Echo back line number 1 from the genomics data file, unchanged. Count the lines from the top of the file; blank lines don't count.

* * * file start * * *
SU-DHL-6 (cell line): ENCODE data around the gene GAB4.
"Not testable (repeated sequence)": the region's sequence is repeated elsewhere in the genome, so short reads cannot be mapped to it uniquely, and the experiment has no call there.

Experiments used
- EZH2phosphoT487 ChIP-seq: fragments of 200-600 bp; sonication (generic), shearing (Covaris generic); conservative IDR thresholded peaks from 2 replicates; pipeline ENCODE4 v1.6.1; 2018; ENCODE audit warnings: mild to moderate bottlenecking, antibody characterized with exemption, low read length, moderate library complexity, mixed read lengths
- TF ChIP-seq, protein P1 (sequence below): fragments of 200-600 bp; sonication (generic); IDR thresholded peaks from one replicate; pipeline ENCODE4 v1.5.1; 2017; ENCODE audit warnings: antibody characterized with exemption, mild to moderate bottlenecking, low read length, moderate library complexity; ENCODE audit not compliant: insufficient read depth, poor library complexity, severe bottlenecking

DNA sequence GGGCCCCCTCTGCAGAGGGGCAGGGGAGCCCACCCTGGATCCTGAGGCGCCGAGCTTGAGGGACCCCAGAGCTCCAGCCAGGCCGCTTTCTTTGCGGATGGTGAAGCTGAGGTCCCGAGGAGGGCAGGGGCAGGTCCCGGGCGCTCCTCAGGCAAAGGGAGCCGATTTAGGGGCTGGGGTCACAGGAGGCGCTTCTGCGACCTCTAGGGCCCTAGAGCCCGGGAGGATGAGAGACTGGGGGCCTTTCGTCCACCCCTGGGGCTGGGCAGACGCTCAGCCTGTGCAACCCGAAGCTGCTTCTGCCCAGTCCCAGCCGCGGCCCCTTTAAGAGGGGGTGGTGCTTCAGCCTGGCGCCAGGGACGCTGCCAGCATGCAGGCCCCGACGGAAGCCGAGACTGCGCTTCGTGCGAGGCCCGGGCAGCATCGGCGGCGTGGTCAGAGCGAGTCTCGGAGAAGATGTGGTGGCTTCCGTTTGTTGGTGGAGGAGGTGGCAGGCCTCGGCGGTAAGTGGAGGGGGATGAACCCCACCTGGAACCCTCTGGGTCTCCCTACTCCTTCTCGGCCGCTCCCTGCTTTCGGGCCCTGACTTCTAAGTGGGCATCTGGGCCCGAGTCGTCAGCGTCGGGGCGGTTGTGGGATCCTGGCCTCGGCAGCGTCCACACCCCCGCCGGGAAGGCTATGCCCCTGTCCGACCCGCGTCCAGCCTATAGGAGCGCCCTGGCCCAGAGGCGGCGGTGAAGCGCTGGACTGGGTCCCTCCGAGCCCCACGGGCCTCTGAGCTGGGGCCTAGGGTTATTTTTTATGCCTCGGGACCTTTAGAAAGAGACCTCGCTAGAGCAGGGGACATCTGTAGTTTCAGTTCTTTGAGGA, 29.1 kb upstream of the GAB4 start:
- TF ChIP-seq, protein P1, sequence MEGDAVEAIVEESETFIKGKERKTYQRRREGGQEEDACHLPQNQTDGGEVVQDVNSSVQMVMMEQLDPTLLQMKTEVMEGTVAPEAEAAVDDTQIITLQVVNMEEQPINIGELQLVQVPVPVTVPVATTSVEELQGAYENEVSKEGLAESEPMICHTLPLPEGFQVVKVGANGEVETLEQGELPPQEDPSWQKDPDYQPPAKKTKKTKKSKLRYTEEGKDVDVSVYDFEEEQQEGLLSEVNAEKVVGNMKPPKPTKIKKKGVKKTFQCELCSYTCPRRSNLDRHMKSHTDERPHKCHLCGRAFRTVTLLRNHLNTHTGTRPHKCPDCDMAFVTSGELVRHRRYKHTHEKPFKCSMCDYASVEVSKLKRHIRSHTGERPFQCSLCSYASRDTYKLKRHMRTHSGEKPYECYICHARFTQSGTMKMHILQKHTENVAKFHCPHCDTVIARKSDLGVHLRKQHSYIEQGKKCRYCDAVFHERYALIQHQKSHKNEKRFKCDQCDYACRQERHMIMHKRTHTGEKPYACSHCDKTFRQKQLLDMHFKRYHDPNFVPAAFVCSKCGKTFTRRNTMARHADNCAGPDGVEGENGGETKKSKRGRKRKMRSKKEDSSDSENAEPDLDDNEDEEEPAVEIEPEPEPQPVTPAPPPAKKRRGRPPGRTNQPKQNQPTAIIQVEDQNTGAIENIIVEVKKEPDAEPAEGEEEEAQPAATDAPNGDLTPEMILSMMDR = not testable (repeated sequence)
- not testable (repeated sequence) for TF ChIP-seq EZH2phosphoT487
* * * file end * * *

SU-DHL-6 (cell line): ENCODE data around the gene GAB4.